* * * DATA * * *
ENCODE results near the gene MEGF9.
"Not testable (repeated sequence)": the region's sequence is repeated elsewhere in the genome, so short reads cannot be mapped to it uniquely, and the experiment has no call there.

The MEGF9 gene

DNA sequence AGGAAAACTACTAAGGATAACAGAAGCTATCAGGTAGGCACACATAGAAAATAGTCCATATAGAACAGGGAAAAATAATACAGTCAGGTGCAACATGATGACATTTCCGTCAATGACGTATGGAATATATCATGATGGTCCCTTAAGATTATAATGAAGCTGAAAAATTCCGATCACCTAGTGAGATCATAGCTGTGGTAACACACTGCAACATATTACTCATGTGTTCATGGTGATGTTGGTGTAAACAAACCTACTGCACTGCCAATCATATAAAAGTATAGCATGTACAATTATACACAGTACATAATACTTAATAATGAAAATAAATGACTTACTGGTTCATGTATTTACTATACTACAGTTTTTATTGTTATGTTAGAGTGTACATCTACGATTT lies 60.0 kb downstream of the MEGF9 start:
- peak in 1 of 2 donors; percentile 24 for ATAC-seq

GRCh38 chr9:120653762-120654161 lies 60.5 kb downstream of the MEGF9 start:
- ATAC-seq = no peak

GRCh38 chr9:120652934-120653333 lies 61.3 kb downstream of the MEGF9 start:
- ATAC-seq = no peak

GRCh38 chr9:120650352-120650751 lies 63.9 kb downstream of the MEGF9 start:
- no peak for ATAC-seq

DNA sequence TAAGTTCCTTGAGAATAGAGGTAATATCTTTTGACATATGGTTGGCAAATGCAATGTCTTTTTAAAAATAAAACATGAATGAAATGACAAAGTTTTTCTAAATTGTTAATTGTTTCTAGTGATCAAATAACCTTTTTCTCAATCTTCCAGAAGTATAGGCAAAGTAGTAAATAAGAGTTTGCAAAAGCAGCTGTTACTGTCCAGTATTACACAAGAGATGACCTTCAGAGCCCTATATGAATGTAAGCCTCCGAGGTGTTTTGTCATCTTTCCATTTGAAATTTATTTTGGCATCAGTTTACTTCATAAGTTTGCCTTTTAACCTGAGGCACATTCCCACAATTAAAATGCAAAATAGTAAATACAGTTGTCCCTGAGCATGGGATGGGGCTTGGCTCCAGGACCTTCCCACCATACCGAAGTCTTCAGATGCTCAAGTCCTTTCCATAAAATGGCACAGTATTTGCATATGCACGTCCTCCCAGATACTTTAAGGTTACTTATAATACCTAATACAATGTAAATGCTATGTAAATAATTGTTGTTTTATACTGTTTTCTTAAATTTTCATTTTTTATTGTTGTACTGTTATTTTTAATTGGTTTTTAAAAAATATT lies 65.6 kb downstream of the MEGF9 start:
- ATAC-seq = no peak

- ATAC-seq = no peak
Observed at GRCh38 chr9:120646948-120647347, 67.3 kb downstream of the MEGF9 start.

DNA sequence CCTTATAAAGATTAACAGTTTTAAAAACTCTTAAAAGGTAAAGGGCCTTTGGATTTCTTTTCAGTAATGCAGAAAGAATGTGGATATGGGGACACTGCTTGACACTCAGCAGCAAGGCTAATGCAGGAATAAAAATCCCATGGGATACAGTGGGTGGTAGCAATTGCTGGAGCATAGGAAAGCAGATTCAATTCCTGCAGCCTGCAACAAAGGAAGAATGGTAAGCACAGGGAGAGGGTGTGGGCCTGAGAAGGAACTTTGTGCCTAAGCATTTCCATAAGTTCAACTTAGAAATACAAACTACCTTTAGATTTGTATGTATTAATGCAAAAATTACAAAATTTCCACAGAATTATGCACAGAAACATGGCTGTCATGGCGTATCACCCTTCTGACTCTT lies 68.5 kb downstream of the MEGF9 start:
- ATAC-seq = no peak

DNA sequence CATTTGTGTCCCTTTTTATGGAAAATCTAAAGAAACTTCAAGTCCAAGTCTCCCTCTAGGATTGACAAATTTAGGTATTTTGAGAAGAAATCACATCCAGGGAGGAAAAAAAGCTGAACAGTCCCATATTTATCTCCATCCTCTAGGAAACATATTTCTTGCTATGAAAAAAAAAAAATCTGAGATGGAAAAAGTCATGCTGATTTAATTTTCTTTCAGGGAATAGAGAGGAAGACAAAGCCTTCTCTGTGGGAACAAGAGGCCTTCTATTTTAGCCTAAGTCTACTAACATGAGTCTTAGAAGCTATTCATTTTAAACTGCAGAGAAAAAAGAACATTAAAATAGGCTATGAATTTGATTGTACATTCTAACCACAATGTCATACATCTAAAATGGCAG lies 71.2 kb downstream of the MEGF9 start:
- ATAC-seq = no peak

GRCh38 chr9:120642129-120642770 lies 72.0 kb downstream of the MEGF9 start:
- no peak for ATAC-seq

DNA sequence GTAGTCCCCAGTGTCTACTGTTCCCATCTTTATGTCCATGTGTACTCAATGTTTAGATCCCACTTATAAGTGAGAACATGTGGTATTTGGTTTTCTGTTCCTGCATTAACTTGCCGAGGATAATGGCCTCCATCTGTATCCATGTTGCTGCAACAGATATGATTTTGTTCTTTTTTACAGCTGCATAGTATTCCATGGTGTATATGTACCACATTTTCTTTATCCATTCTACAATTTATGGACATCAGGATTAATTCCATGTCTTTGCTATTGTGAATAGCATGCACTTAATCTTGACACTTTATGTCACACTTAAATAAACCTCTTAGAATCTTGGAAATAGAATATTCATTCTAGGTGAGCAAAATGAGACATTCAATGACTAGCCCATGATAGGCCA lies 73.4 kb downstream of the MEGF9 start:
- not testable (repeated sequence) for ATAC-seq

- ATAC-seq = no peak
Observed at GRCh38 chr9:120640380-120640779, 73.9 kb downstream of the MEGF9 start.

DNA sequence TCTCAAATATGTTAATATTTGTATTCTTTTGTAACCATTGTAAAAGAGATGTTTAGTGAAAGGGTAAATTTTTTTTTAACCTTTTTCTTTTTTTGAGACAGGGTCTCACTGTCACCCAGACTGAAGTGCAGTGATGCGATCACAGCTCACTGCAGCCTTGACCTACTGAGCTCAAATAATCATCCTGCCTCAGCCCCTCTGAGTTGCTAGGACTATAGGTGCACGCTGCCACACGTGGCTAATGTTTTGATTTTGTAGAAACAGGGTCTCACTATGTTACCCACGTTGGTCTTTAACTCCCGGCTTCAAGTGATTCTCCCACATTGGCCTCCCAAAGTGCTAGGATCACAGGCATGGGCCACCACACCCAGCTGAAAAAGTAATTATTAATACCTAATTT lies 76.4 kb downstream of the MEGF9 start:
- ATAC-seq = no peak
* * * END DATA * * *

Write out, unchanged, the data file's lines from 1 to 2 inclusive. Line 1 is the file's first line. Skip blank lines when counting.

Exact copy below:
ENCODE results near the gene MEGF9.
"Not testable (repeated sequence)": the region's sequence is repeated elsewhere in the genome, so short reads cannot be mapped to it uniquely, and the experiment has no call there.